2019 Federal Budget: What it means for you

2019 Federal Budget: What it means for you

This year’s election budget delivering sweeteners as expected with a budget surplus, the focus was predominantly on reducing tax rates for individual tax payers. 

Given that the federal elections could change the mood and there is no certainty that these announcements will ever get legislated. We ask the readers to consider these announcements only.


Tax cuts were the headline act of this year’s “back in black” (a forecast return to surplus) bonanza.

The government has announced immediate tax relief for low- and middle-income earners (earning from $48,000 to $90,000) of up to $1,080 for singles or up to $2,160 for dual income families to ease the cost of living.

If the Coalition Government is re-elected, then this means immediate cash back to individuals in July 2019 when they lodge their tax returns.

The Coalition will also be lowering the 32.5 per cent rate to 30 per cent in 2024-25, increasing the reward for effort by ensuring a projected 94 per cent of taxpayers will face a marginal tax rate of no more than 30 per cent.


Smaller businesses (income under $10 million) will be able to immediately deduct purchases of eligible assets costing less than $30,000 from budget night 2 April 2019 up until 30 June 2020. This has increase from the previous amount of $25,000, which if legalisation is passed, will approve a deduction of up to $25,000 from 29 January 2019 to 2 April 2019.

Medium sized businesses (income from $10 million to $50 million) will also be able to immediately deduct purchases of eligible assets costing less than $30,000 from budget night 2 April 2019 to 30 June 2020.


Fortunately, super hasn’t been tinkered with too much this time.

The government will allow voluntary superannuation contributions (both concessional and non-concessional) to be made by those aged 65 and 66 without meeting the work test from 1 July 2020. People aged 65 and 66 will also be able to make up to three years of non-concessional contributions under the bring-forward rule.

Those up to and including age 74 will be able to receive spouse contributions, with those 65 and 66 no longer needing to meet a work test.


While the Medicare levy remains unchanged at 2% of taxable income, there has been a change in threshold for low-income singles, families and seniors and pensioners will increase from 2018/19 year.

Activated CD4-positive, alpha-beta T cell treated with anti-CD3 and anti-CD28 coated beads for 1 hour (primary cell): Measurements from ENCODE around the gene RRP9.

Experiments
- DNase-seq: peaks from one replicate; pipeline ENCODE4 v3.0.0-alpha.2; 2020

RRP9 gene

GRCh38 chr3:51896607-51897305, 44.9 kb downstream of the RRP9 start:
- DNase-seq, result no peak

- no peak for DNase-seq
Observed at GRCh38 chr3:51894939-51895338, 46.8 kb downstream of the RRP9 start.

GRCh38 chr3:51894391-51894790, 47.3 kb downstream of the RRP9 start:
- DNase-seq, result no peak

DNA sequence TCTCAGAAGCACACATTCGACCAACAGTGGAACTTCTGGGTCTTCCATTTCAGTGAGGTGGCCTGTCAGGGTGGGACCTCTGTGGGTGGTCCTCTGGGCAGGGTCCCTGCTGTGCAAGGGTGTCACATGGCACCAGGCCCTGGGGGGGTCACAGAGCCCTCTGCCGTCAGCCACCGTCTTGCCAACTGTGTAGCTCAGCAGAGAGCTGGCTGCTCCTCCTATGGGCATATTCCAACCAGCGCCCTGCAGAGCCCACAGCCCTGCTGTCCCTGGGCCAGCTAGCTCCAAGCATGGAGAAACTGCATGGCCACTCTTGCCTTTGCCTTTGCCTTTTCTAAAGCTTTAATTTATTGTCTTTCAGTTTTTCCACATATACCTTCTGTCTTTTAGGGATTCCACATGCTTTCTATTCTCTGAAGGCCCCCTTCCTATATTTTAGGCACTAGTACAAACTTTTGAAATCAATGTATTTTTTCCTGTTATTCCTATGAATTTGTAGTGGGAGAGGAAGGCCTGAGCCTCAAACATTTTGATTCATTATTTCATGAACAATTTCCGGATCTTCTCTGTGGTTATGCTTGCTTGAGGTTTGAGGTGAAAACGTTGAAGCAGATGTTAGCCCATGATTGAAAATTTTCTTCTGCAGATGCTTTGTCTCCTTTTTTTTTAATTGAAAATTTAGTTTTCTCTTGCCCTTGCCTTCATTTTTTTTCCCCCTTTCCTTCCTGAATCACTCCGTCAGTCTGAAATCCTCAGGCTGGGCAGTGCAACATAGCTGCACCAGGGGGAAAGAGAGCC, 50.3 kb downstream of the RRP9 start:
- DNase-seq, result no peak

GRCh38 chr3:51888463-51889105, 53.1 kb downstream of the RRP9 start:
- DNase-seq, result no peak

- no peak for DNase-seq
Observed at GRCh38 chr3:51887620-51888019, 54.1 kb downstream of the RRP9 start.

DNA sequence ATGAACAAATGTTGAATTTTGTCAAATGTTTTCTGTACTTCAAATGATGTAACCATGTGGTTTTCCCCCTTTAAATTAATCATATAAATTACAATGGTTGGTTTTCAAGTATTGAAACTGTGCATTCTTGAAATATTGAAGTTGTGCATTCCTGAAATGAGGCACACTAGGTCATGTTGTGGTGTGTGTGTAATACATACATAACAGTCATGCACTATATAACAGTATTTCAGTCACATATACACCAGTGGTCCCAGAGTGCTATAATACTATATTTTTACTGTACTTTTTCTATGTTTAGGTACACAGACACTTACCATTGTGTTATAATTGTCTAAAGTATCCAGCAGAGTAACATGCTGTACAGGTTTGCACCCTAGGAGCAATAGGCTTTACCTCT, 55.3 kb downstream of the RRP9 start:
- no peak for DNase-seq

Singles – 22,398

Family Threshold – 37,794 plus $3,471 for each dependent child or student.


Qualifying income support payment will receive a one-off Energy Support Assistance Payments of $75 for singles and $125 for couples to assist with energy bills.

These payments will include Age Pension, Disability Support Pension, Parenting Payment Single, Veterans’ Service Pension, Veterans’ Income Support Supplement, Veterans’ disability payments, War widow Pension and permeant impairment payments under the Military Rehabilitation and Compensation Act 2004.


The Government has allocated $320 million for a one-off increase to the basic care subsidy for aged care residents
Furthermore, there will be 10,000 extra home care packages in the next five years.


With today’s technology and data matching ability by the ATO, the ATO is have had very high success on collecting tax deficits from their targeted audit activity. The Government has announced increased funding to various ATO taskforces. Client need to be aware of the ever-increasing information the ATO is using to cross-check information disclosed income tax returns lodged.


The above is only a general summary of how 2019 Budget may affect you. If you haven’t met with us yet, now is the time to arrange an End of Financial Year meeting, so we can help you limit your tax payments, discuss your goals and plans for the next year, and grow your wealth. Remember, we both need time to implement any appropriate tax savings strategies for you well before 30 June 2019.